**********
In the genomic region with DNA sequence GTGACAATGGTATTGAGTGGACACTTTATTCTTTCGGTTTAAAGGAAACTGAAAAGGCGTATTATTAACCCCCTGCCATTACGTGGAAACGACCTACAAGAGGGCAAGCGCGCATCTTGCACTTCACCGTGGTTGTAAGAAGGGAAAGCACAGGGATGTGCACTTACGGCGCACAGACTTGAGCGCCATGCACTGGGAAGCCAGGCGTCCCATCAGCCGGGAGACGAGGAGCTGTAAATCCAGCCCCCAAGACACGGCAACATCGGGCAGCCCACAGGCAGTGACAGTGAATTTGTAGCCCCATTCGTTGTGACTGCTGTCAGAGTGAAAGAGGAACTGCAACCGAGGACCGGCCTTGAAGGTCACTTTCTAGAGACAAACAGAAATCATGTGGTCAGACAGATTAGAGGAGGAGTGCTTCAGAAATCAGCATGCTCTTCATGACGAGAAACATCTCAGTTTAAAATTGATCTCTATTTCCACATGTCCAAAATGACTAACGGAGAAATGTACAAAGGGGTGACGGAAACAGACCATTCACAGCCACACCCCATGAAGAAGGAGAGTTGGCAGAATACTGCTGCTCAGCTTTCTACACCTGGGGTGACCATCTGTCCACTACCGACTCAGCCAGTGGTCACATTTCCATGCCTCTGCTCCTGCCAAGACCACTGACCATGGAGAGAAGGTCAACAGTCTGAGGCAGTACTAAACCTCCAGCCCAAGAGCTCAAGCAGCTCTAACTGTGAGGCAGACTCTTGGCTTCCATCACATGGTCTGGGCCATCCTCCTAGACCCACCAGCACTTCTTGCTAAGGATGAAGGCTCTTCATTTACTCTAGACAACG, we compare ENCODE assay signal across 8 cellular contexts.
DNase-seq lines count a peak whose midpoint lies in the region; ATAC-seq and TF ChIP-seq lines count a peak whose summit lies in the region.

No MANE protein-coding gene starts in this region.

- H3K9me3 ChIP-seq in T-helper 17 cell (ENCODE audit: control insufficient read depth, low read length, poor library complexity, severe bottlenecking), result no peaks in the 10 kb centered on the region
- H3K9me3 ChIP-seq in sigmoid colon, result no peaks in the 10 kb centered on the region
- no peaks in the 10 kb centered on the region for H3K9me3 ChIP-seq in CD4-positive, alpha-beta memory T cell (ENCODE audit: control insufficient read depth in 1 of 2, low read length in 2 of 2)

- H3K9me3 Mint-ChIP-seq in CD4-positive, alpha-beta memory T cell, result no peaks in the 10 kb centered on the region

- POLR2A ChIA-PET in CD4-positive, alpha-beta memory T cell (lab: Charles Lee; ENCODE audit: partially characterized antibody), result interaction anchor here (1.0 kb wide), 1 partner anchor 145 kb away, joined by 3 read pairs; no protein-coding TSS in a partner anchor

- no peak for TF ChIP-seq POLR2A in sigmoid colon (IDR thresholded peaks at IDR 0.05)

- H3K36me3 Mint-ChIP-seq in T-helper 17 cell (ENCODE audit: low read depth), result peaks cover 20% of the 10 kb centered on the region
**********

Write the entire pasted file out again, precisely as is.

In the genomic region with DNA sequence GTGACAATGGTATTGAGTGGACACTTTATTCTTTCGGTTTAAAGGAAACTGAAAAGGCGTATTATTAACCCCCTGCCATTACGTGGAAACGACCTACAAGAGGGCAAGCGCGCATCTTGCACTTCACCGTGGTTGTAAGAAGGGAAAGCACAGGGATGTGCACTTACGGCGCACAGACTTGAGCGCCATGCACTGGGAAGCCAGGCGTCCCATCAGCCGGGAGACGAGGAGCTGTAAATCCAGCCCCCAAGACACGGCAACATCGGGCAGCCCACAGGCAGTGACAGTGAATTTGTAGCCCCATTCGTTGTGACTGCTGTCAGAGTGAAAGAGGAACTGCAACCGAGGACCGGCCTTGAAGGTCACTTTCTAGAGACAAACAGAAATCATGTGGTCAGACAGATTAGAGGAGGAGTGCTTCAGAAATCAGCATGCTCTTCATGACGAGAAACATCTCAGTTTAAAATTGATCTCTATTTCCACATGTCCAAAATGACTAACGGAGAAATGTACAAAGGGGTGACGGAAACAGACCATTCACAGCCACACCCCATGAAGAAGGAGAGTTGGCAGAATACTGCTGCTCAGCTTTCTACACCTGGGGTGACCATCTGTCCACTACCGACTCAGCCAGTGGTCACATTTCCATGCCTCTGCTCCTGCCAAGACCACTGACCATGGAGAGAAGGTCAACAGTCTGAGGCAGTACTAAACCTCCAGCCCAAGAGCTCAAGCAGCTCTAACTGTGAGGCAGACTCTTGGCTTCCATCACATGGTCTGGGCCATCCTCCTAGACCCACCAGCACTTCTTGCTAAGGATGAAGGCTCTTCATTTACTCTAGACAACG, we compare ENCODE assay signal across 8 cellular contexts.
DNase-seq lines count a peak whose midpoint lies in the region; ATAC-seq and TF ChIP-seq lines count a peak whose summit lies in the region.

No MANE protein-coding gene starts in this region.

- H3K9me3 ChIP-seq in T-helper 17 cell (ENCODE audit: control insufficient read depth, low read length, poor library complexity, severe bottlenecking), result no peaks in the 10 kb centered on the region
- H3K9me3 ChIP-seq in sigmoid colon, result no peaks in the 10 kb centered on the region
- no peaks in the 10 kb centered on the region for H3K9me3 ChIP-seq in CD4-positive, alpha-beta memory T cell (ENCODE audit: control insufficient read depth in 1 of 2, low read length in 2 of 2)

- H3K9me3 Mint-ChIP-seq in CD4-positive, alpha-beta memory T cell, result no peaks in the 10 kb centered on the region

- POLR2A ChIA-PET in CD4-positive, alpha-beta memory T cell (lab: Charles Lee; ENCODE audit: partially characterized antibody), result interaction anchor here (1.0 kb wide), 1 partner anchor 145 kb away, joined by 3 read pairs; no protein-coding TSS in a partner anchor

- no peak for TF ChIP-seq POLR2A in sigmoid colon (IDR thresholded peaks at IDR 0.05)

- H3K36me3 Mint-ChIP-seq in T-helper 17 cell (ENCODE audit: low read depth), result peaks cover 20% of the 10 kb centered on the region